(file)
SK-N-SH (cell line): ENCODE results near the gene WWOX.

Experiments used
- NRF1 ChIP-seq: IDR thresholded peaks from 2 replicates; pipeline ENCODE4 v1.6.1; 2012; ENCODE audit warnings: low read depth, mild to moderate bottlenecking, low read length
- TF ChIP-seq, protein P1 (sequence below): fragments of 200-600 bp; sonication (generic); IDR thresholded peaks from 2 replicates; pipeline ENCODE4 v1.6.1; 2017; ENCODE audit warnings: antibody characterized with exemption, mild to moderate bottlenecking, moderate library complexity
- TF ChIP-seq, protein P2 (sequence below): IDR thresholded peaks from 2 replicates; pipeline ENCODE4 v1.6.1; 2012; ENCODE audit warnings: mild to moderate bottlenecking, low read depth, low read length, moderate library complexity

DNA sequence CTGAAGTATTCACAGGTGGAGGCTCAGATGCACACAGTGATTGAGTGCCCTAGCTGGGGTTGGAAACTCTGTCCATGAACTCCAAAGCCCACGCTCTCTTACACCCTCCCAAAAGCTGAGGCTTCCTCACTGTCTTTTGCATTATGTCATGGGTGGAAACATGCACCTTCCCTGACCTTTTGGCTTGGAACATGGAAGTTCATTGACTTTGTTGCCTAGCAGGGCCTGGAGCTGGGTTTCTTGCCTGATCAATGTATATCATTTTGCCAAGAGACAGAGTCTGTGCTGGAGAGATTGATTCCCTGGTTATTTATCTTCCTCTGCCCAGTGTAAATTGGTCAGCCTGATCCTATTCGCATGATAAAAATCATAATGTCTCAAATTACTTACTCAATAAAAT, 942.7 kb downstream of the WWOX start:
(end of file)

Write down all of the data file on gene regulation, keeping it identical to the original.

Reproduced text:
SK-N-SH (cell line): ENCODE results near the gene WWOX.

Experiments used
- NRF1 ChIP-seq: IDR thresholded peaks from 2 replicates; pipeline ENCODE4 v1.6.1; 2012; ENCODE audit warnings: low read depth, mild to moderate bottlenecking, low read length
- TF ChIP-seq, protein P1 (sequence below): fragments of 200-600 bp; sonication (generic); IDR thresholded peaks from 2 replicates; pipeline ENCODE4 v1.6.1; 2017; ENCODE audit warnings: antibody characterized with exemption, mild to moderate bottlenecking, moderate library complexity
- TF ChIP-seq, protein P2 (sequence below): IDR thresholded peaks from 2 replicates; pipeline ENCODE4 v1.6.1; 2012; ENCODE audit warnings: mild to moderate bottlenecking, low read depth, low read length, moderate library complexity

DNA sequence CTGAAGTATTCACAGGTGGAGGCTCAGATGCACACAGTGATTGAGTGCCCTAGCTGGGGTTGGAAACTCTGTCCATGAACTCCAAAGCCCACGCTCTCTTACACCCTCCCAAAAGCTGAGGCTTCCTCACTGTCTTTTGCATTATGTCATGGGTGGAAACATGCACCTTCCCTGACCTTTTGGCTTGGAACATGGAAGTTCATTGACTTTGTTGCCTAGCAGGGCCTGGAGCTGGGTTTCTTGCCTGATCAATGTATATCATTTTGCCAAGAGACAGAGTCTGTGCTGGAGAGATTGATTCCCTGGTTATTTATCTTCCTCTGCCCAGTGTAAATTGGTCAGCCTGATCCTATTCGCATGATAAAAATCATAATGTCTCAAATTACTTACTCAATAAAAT, 942.7 kb downstream of the WWOX start: